“The systematic campaign of abuse against Churches and Christians reaches now its peak as a discriminatory and racist bill that targets solely the properties of the Christian community in the Holy Land is being promoted…This reminds us all of laws of a similar nature which were enacted against the Jews during dark periods in Europe…”
The above quote from a harshly worded statement — suggesting that Israel has instituted abusive measures against churches and Christians in Israel reminiscent of Nazi-era anti-Jewish laws — was issued late last month by heads of the three principal historic churches in Jerusalem — Greek Orthodox, Catholic and Armenian — that claim to be the legitimate caretakers of Jerusalem’s Old City Church of the Holy Sepulcher (Christianity’s holiest site).
It came after two unrelated steps were taken simultaneously by the Jerusalem municipality and by Knesset member Rachel Azaria (from the coalition member Kulanu party) to start collecting property tax on church-owned properties and to allow the government to exercise its right of eminent domain on some real estate properties sold by the Church to private investors. The statement went on to accuse Israel of “intimidating Christians and discriminating against churches in the Holy Land…critically undermine[ing] the ability of the churches to carry out their pastoral mission.”
To ensure that their infuriation at what they described was “actions [that] contravene the long-held Status Quo which is foundational to the guarantee of the churches’ rights and privileges in the Holy Land” was not ignored, Greek Orthodox Patriarch of Jerusalem Theophilos III, the Catholic Custos of the Holy Land Francesco Patton and Armenian Patriarch of Jerusalem Nourhan Manougian blocked all entry to the Holy Sepulcher on Feb. 25 — an unprecedented step in modern history. Israeli government officials dealing with the churches on a daily basis were outraged at the curtailing of access to the holy site during Lent, preventing thousands of foreign Christian pilgrims from exercising the rights of religious freedom and free access on which Israel prides itself.
The crisis that threatened to wreck relations between Israel and the historic churches and beyond was averted three days later when Prime Minister Benjamin Netanyahu intervened. Netanyahu announced the formation of an interministerial team led by the minister of Justice to formulate a solution to the land question and another, led by Minister of Regional Cooperation Tzachi Hanegbi with representatives of the Ministries of Finance, Foreign Affairs, Interior and the Jerusalem Municipality to formulate a solution to the municipal taxes issue. The taxation and legislation were suspended while the teams deliberate; the church leaders publicly thanked the prime minister for his intervention and reopened the Church.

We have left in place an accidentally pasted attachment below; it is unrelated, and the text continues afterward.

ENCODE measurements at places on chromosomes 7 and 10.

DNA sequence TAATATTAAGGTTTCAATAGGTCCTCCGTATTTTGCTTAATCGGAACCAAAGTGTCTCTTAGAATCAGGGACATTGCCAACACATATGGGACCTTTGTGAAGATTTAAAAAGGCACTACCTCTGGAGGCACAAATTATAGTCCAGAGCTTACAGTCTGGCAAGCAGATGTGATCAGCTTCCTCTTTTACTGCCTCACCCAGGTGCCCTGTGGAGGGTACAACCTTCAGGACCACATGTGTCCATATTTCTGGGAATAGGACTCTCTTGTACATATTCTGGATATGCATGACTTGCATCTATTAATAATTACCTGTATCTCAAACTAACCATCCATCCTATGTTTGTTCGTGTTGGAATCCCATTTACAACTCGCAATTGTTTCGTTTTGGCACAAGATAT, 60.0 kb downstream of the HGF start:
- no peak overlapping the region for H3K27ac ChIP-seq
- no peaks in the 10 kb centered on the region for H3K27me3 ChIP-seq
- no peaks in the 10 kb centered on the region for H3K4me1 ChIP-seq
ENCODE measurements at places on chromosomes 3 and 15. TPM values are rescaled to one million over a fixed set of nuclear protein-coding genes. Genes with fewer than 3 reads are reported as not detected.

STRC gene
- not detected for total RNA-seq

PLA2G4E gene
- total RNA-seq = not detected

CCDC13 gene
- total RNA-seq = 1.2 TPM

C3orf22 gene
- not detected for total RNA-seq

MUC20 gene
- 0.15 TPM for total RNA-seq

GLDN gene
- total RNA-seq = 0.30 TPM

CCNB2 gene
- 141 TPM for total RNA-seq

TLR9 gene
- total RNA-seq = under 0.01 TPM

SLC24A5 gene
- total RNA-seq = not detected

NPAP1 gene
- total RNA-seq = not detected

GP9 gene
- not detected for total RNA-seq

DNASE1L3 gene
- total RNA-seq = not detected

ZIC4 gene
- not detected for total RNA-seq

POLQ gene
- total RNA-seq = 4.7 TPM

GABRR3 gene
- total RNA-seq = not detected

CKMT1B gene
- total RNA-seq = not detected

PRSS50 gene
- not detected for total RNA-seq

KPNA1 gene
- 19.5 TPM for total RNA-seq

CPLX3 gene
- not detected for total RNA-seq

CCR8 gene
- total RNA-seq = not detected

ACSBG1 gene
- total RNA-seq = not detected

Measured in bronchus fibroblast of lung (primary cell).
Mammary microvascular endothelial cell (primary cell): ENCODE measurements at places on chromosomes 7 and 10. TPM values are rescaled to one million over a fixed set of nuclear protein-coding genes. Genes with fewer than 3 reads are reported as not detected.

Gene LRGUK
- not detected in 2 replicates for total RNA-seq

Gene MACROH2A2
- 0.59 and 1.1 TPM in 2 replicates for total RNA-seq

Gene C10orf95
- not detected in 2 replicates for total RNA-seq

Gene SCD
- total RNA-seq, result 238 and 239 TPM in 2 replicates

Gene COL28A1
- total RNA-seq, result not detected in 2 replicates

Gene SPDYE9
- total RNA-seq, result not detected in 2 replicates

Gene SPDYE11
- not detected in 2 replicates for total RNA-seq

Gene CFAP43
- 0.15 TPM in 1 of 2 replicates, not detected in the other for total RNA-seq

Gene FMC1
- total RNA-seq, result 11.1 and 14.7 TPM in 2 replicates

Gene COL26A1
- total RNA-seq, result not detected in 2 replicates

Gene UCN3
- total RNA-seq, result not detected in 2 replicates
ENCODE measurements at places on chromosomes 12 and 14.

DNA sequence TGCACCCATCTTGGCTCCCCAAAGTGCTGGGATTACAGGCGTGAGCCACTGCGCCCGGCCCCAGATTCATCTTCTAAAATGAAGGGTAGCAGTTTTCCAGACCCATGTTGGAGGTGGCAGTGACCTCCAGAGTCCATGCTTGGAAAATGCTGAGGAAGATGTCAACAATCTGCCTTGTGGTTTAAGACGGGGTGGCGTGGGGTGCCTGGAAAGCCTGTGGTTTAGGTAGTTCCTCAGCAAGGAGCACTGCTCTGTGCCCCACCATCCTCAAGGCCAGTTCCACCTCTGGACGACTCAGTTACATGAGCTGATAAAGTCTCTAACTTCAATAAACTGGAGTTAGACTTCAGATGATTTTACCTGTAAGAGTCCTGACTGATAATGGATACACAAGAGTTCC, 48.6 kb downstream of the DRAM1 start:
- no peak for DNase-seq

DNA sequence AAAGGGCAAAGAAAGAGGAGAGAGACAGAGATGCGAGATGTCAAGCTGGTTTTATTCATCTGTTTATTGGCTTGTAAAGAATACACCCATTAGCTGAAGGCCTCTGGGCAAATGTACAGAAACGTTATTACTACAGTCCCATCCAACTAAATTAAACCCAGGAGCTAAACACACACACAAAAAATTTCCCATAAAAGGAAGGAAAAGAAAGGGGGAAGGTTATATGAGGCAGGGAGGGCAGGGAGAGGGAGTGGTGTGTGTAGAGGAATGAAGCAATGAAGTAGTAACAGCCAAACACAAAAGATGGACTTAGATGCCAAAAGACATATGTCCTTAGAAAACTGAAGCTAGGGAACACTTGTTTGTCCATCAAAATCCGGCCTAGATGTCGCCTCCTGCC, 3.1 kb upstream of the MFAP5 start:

But the hesitation by the Israeli government in confronting the looming conflict with the churches allowed Hamas and pro-Palestinian Christians within the churches to cynically use the crisis to call for an Intifada, claiming that just as Israel allegedly attempted to take over Temple Mount and eradicate Muslims, the Jewish state now seeks to expel Christians, adding that Zionist Jews are waging war against anyone who is not Jewish.
As explained by experts in Church-Israel relations, the crisis provided ample opportunity for publicity and political wrangling in an emotionally-charged atmosphere as pro-Palestinian element in the churches seek to wrestle control of these strategically-positioned institutions and use them to open another front against the State of Israel.
Examining more closely the measure implemented by outgoing Jerusalem Mayor Nir Barkat, the Jerusalem Municipality was fully within its mandate to apply municipal taxes to Church-owned properties that are not actual houses of worship (which are completely exempt while hospitals, orphanages and other charities are assessed a nominal fee). Rather, Barkat sought to augment the city’s income by assessing municipal taxes to the many stores, commercial zones, hotels and other business properties owned by the churches. Acting on a legal opinion that found that the municipality had no authority to exempt commercial church-owned property from municipal taxes despite the practice of doing so, dating back at least to the Ottoman period, Barkat estimated the debt rung up by the churches over time at $200 million.